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Ladies, Ladies, Ladies - This One’s for You!

By Isabella Wigley

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Fiona Apple’s Fetch the Bolt Cutters is at once the bridging of music and the real world, and the challenging of both.

It is not a pretty, polished album. Fiona Apple compliments her music with a good dose of real life, choosing to leave in recording interruptions such as dog barks and giggles. She turns to her Venice Beach home to provide percussion; clapping, stamping and even using a box of her dead dog’s bones in place of a drum kit. There are no pretences of playing by the rules. When it comes to production, she “blasts the music / bangs it, bites it, bruises it”, as promised in ‘I Want You To Love Me’. Honest, plosive and funny, Fiona Apple isn’t scared of the unorthodox, and this fearlessness is what makes the album so brilliant. Fetch the Bolt Cutters in unapologetic in its ugliness; protesting the perfection that is so often demanded of us.

One of the magic things about the album is that every track is a storybook. The album bleeds personal history and meaning that makes it rich and infinitely layered. ‘Shameika’ recalls the advice of a real middle school acquaintance, and throughout the album there are allusions to past relationships, anecdotes of stolen drum kits and even time spent in jail. Wholly and wonderfully individual, Fetch the Bolt Cutters is driven by real experiences which Apple traces and colours in with lyrics that brim with sheer personality.

Sometimes those stories are not easy to listen to, however, asking hard questions face-on and unblinking. ‘For Her’ addresses the Brett Kavanaugh Supreme Court hearings happening alongside Hollywood’s history of sexual assault. The lyrics are cutting - “good morning, good morning, you raped me in the same bed your daughter was born in” - but necessarily so. They are words that are hard to sing along to, but are important, nonetheless. As a survivor of sexual assault herself, Fiona Apple seeks to share the uncensored experience of women, to make it known. ‘For Her’ is the recognition of a society that hurts women, a confrontation through the space of music and a nod of solidarity to girls everywhere.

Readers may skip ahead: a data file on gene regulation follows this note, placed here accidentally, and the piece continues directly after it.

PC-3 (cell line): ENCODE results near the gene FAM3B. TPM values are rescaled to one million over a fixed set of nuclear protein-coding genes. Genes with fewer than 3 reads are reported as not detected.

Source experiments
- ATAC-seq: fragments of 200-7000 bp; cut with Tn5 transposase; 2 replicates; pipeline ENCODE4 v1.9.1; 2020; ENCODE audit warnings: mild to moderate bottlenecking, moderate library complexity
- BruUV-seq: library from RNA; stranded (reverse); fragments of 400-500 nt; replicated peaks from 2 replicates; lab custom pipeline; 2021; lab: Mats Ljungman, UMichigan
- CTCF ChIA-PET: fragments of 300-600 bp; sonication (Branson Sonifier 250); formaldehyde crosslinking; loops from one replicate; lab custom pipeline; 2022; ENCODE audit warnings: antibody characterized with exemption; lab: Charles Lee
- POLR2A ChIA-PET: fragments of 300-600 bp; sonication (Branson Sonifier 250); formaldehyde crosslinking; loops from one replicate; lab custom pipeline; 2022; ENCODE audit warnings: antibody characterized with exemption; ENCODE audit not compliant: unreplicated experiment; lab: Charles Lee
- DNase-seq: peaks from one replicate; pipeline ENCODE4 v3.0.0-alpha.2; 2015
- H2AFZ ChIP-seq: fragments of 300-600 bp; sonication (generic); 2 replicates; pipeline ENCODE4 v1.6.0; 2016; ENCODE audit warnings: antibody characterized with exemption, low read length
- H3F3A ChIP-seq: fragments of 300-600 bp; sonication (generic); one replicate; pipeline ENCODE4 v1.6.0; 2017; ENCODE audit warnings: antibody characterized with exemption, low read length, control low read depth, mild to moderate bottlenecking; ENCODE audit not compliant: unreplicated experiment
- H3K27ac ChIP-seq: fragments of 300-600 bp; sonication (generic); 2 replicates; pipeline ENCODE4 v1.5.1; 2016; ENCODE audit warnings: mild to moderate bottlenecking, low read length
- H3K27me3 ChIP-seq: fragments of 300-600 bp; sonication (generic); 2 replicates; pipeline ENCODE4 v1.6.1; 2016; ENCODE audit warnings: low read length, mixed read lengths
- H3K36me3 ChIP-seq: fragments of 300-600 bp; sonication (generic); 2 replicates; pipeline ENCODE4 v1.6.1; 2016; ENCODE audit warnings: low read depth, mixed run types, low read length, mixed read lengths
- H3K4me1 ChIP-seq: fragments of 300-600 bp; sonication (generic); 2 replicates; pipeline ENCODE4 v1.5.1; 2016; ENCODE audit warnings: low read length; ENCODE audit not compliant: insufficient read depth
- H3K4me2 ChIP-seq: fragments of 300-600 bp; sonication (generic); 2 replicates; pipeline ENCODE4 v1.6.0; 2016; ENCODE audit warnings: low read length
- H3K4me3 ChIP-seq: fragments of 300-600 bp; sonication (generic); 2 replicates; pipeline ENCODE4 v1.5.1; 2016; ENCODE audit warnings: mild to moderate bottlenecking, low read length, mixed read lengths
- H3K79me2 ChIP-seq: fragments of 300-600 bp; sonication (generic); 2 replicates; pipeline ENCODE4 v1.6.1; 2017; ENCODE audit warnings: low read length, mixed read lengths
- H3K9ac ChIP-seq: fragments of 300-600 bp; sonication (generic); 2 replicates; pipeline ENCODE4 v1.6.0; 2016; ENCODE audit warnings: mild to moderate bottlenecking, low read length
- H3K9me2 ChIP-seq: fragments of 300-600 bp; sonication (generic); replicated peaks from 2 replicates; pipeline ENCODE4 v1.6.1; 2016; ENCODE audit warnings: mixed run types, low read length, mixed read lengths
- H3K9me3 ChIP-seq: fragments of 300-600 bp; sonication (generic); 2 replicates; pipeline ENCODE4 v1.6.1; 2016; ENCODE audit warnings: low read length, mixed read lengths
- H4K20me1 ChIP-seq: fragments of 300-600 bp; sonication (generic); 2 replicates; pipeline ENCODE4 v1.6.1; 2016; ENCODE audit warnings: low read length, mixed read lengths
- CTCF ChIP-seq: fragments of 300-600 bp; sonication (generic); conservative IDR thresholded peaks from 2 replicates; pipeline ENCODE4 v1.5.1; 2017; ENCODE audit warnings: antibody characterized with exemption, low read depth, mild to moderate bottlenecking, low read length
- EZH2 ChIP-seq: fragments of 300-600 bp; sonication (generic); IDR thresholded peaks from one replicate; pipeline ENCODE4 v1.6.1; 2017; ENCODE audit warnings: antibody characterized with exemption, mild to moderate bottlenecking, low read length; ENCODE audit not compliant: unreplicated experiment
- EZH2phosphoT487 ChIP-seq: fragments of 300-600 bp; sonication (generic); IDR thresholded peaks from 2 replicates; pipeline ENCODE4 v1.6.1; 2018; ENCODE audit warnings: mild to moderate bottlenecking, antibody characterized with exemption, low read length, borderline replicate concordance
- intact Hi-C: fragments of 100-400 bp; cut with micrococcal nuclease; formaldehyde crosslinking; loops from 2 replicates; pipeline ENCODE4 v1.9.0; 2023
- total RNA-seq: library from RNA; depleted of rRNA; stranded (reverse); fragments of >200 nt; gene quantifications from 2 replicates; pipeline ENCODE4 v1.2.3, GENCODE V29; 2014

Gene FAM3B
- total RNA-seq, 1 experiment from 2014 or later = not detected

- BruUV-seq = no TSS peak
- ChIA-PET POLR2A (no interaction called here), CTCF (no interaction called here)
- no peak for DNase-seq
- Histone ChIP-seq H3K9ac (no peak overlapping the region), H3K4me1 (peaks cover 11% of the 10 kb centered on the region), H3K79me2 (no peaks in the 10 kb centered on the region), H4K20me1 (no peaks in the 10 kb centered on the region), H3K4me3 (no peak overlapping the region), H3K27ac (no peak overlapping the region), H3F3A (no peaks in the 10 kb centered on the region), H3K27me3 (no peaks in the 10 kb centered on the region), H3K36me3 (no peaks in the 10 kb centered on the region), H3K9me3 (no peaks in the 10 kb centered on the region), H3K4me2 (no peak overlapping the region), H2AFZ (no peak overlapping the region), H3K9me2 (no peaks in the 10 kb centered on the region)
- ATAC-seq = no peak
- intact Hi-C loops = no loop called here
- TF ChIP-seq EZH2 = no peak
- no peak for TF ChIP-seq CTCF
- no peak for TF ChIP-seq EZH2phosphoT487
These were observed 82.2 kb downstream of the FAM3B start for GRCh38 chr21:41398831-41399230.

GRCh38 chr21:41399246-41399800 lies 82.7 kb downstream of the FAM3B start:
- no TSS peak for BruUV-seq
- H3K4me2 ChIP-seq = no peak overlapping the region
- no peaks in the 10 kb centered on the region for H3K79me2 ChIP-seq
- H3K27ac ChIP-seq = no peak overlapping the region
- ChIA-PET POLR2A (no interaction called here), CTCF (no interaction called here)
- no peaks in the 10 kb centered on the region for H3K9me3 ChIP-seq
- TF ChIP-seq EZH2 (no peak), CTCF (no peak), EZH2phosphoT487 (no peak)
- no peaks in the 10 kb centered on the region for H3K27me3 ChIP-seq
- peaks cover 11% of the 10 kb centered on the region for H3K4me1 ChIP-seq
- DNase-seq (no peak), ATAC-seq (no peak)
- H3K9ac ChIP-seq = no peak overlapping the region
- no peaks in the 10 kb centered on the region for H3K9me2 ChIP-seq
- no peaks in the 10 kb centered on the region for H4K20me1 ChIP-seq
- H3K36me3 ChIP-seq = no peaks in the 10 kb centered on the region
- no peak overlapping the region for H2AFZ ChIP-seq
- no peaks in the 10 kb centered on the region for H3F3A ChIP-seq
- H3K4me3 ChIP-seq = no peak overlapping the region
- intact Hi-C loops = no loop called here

There are moments that are less monumental, but still significant. ‘Ladies’, for example, is making a convincing case for being my favourite song ever; a bittersweet track which seeks to bring women together, but realises it is likely to fail. Apple offers up kindness to her partners new girlfriend after being cheated on in a way that feels like she’s recounting events to a small circle of friends, “there's a dress in the closet/ don't get rid of it, you'd look good in it/I didn’t fit in it/It was never mine/It belonged to the ex-wife of another ex of mine”, and there is an intimacy in her forgiveness. The repeated toast of ‘ladies, ladies ladies’ is half spoken, half sung and encompasses drunk bathroom camaraderie. It is a promise to do better, and a reminder that we are all on the same side.

There is something bewitching about Apple, something about the collision of her playfulness and wisdom which is addictive. The line, “I spread like strawberries, I climb like peas and beans”, could have been lifted from a children’s picture book, but also sparks images of growth out of darkness. What could be construed as toddler-tantrum-esque repetition – “I won’t shut up, I won’t shut up” – is countered with that gorgeous line - “I would beg to disagree but begging disagrees with me” – that is loaded with the wit that I used to idolise in teen movies, lending strength and to purpose the former. Her lyrics are simultaneously funny and absolutely perfect.

The vocals are elastic, boomeranging from deep growls to Kate Bush-esque falsetto, scatting to chanting to almost-rap, always determined but sometimes vulnerable. Apple encompasses the range of what it means to be female, all the way from school bullies to divorce and all the bullshit in between. She is pissed off and imperfect and wonderfully alive.

Fiona Apple has presented us an album that is spellbinding – addictive in the way that can only be magic. Her songs are as stubborn as she is, and they will happily reside in your head for days, on repeat. But more than catchy, they deliver a message of determination, and a refusal to bend to a society that demands compliance to perfect, patriarchal standards. Fetch the Bolt Cutters is an album with the air of a protest march and, as the name suggests, it is truly liberating.

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